As the opioid epidemic has reached critical importance in the public health, and more broadly, societal eye, so too has the increase in rates of Hepatitis C (HCV). Historically, screening tests for Hepatitis C have been offered to patients with identifiable risk factors, such as known injection substance use. Other identified risk factors for HCV that have been broadly accepted are blood transfusion or products, organ transplantation prior to 1992, hemodialysis, or HIV coinfection. Testing women with these identifiable risks in pregnancy is recommended by both the Centers for Disease Control and Prevention and the American College of Obstetrics and Gynecologists, but universal screening in pregnancy has not been considered a cost-effective strategy [18]. However, as newer research has demonstrated, using a policy of testing for HCV in only women with such identifiable risk factors has significant limitations, such that between 28 and 40 percent of pregnant women with HCV could go unidentified (Figure 7.3) [19, 20].

Currently accepted risk factors:

  • Current injection drug use

  • History of injection drug use

  • Blood transfusion before 1992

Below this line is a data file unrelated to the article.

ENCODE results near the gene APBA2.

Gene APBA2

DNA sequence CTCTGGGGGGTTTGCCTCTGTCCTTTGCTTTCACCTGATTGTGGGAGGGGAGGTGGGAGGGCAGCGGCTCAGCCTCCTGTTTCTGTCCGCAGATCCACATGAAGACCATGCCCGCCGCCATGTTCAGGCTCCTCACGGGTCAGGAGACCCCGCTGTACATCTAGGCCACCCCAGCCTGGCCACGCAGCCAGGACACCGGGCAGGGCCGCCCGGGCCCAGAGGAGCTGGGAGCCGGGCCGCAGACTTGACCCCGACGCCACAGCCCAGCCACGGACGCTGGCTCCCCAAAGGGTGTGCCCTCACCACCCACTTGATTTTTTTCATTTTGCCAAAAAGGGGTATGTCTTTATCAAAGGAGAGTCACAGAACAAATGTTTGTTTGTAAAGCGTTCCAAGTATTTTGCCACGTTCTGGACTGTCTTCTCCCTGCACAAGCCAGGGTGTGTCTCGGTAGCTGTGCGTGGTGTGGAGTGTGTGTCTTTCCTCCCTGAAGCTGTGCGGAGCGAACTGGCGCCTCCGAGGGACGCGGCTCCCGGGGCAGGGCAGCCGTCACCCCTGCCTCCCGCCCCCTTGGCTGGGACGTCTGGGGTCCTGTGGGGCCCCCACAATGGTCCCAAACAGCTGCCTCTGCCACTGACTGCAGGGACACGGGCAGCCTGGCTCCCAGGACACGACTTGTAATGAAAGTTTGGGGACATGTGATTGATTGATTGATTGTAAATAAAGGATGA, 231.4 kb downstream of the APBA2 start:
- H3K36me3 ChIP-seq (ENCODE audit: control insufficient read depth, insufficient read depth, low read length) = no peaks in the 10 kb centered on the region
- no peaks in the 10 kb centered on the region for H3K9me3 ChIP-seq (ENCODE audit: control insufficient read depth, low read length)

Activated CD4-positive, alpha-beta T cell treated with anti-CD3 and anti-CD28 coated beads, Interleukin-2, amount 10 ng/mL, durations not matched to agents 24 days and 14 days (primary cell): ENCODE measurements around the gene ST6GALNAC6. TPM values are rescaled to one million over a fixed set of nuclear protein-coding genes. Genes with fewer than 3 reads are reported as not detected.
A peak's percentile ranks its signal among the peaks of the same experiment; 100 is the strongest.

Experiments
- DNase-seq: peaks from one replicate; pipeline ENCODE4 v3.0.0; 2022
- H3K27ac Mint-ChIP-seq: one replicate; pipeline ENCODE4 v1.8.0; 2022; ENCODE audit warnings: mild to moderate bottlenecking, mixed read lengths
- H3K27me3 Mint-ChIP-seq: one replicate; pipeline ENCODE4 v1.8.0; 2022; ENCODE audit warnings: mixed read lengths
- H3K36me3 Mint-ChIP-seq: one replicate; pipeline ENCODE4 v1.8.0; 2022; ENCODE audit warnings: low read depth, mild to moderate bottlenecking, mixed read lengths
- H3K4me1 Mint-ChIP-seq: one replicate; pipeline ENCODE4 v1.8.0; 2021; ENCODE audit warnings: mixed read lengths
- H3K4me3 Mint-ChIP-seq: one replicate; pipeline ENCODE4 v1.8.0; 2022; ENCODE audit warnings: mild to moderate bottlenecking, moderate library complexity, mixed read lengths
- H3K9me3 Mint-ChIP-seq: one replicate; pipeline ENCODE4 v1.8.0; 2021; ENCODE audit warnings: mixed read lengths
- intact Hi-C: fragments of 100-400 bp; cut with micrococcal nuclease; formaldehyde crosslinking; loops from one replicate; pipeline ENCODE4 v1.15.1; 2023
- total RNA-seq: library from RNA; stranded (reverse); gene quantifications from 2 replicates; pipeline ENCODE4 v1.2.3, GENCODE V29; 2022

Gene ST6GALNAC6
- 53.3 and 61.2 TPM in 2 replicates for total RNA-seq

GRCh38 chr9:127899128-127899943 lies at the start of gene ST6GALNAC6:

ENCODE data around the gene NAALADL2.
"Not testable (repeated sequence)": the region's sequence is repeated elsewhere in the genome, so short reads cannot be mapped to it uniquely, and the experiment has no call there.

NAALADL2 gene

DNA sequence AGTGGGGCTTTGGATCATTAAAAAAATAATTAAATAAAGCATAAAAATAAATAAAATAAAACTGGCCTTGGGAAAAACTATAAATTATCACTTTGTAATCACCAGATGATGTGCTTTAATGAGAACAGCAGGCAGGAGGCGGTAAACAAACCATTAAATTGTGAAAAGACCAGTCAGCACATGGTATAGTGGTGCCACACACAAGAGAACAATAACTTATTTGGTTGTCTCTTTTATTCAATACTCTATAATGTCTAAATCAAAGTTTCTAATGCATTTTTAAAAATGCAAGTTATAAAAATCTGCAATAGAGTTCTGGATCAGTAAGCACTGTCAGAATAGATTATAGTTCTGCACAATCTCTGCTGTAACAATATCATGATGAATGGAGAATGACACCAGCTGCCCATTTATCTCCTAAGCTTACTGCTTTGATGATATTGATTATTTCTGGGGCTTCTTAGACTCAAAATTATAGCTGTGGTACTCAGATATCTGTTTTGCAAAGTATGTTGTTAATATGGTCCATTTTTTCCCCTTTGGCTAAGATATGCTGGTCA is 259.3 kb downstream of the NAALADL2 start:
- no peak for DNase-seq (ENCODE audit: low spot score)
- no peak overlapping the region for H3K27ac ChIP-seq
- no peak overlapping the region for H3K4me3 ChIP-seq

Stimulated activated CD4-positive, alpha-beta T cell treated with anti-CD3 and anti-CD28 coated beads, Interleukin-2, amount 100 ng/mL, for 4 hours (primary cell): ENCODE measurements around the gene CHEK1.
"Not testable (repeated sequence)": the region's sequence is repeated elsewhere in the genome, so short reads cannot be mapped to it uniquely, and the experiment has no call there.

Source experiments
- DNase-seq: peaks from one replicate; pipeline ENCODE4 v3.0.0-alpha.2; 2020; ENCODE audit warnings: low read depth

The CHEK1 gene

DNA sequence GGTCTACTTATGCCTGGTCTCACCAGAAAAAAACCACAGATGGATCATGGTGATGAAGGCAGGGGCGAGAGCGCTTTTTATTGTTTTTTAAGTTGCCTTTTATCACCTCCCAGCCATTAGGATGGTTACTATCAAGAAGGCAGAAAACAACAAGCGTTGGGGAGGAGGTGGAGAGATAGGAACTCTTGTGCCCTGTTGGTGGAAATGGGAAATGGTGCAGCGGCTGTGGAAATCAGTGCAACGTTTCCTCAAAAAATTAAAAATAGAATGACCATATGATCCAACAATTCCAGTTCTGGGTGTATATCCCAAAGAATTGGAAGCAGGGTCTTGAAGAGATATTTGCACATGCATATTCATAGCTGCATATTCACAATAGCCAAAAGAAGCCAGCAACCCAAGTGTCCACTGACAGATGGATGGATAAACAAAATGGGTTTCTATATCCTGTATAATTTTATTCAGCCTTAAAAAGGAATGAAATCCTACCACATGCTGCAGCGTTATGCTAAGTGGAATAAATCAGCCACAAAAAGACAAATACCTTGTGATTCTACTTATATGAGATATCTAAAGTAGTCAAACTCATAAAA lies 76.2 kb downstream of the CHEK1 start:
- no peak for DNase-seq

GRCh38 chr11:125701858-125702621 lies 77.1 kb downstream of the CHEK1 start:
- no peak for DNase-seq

• Hemodialysis

  • HIV infection

  • Birth year between 1945–1965

Consider screening:

  • History of drug use by route other than injection

  • History of multiple sexual partners

  • History of working in sex trade

  • History of incarceration

  • History of body piercing or tattoo

  • Personal history or partner with STI

  • History of partner with HCV

  • Patient’s mother with HCV

Figure 7.3 Hepatitis C screening [19, 21]

If a woman with opioid use disorder is offered testing, and does in fact test positive for HCV, many laboratories will now reflexively test for HCV RNA viral load as well as genotype. Testing hepatic function studies at the same time would also be recommended. If this type of reflexive laboratory testing is not in place, a positive HCV antibody would then necessitate further testing as mentioned above. While no antiviral therapies have been yet approved for use in the treatment of HCV in pregnancy or breastfeeding, this should not discourage providers from testing for HCV in the antenatal period. Given that vertical transmission of HCV is estimated at 2–10 percent [22], vertical transmission remains one of the most common routes of infection, and is comparable in risk to injection substance use. Providing appropriate antenatal guidance for the pregnant woman regarding vertical transmission rates and neonatal follow up should be included as part of the care for our pregnant patients with opiate use disorder and HCV. Patients should also be educated that unless they have HIV co-infection, HCV is not a contraindication to breastfeeding. Also of note, pregnancy is not a contraindication to Hepatitis B vaccination, and should be offered to any pregnant woman with HCV who is not immune to Hepatitis B. Safety of the Hepatitis A (HAV) vaccine in pregnancy has not been determined; although, given that HAV vaccine is produced from inactivated HAV, the theoretical risk to the fetus would be expected to be low [23].